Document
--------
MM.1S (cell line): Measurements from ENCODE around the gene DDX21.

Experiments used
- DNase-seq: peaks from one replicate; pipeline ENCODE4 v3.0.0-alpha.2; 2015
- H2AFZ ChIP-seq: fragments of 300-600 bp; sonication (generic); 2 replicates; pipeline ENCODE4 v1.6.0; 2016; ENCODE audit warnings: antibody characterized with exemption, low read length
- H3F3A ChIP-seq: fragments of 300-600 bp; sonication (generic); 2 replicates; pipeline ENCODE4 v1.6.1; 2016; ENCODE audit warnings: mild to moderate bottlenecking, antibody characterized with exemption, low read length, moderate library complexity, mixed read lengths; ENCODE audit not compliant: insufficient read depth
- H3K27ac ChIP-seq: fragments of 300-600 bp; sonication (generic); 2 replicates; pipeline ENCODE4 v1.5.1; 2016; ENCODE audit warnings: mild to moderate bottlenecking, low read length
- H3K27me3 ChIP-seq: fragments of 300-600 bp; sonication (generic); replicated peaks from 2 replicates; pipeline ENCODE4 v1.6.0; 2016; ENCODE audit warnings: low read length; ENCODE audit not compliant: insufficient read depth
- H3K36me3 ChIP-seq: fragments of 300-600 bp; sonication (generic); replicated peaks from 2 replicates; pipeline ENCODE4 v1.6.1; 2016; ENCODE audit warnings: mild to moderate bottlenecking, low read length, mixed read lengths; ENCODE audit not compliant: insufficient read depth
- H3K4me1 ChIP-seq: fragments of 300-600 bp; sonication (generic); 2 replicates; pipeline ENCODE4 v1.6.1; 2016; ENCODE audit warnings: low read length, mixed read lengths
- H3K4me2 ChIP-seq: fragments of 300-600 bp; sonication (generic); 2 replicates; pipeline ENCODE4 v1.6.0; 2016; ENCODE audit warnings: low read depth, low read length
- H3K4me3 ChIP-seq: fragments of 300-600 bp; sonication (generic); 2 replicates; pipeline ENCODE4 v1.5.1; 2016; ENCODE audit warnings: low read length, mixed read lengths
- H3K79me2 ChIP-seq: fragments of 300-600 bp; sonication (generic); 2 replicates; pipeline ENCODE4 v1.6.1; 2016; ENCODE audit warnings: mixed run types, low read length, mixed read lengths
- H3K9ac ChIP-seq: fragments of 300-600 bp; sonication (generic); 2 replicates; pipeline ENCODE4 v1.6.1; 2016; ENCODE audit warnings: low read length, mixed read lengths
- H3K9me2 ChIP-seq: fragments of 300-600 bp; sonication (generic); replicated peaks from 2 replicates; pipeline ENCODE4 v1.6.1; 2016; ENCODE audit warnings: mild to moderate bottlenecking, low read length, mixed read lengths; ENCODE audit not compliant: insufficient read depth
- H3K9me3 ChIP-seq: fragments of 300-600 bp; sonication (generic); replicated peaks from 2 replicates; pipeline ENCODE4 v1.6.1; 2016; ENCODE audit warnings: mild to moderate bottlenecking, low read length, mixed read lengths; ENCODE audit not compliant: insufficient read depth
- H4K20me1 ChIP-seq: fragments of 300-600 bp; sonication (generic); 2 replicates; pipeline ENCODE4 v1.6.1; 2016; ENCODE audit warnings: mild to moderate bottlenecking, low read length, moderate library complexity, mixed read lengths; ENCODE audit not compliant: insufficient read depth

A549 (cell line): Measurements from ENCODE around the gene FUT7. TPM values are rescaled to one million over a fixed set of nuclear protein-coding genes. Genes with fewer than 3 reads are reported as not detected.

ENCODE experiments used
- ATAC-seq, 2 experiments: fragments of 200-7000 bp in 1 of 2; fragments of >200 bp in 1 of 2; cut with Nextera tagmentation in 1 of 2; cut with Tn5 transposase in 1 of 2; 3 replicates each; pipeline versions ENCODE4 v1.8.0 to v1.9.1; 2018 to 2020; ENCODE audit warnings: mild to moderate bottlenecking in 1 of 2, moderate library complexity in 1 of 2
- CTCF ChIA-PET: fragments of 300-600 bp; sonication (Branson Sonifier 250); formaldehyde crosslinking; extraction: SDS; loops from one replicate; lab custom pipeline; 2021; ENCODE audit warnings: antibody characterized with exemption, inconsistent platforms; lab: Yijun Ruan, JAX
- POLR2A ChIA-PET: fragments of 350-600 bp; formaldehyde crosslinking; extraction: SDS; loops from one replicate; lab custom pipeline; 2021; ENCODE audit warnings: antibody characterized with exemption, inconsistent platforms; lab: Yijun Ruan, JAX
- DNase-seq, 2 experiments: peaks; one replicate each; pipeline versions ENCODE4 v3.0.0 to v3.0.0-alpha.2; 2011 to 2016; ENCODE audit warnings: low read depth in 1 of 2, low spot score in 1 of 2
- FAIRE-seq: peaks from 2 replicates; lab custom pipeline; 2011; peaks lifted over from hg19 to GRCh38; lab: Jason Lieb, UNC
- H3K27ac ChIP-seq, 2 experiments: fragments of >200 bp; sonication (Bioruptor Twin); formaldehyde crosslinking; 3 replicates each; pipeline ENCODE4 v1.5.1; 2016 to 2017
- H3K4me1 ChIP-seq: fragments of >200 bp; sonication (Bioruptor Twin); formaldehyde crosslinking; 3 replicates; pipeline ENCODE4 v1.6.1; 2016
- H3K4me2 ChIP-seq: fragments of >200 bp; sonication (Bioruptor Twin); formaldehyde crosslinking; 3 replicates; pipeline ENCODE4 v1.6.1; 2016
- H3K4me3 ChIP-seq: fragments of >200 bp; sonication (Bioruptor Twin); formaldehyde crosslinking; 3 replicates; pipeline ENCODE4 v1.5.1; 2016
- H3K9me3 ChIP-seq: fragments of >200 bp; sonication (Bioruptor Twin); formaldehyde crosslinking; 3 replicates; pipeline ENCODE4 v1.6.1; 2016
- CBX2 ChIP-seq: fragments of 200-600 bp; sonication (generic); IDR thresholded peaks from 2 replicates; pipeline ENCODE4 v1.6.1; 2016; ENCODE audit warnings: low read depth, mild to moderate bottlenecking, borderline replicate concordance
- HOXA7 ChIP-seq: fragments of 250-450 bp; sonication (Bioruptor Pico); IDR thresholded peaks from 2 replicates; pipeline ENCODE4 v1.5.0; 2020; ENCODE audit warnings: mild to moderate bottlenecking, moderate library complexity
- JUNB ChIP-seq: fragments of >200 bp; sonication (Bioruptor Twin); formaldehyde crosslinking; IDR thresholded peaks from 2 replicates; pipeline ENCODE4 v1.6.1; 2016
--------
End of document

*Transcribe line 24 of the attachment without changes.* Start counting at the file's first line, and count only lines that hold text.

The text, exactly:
- H3K27ac ChIP-seq, 2 experiments: fragments of >200 bp; sonication (Bioruptor Twin); formaldehyde crosslinking; 3 replicates each; pipeline ENCODE4 v1.5.1; 2016 to 2017